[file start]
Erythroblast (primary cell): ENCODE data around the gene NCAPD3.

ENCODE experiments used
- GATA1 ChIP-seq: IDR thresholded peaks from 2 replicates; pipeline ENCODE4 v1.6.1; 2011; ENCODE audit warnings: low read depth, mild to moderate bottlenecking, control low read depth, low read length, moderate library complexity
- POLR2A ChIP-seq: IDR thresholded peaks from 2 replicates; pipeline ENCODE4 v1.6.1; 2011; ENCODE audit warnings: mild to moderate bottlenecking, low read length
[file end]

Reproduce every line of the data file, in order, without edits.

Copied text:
Erythroblast (primary cell): ENCODE data around the gene NCAPD3.

ENCODE experiments used
- GATA1 ChIP-seq: IDR thresholded peaks from 2 replicates; pipeline ENCODE4 v1.6.1; 2011; ENCODE audit warnings: low read depth, mild to moderate bottlenecking, control low read depth, low read length, moderate library complexity
- POLR2A ChIP-seq: IDR thresholded peaks from 2 replicates; pipeline ENCODE4 v1.6.1; 2011; ENCODE audit warnings: mild to moderate bottlenecking, low read length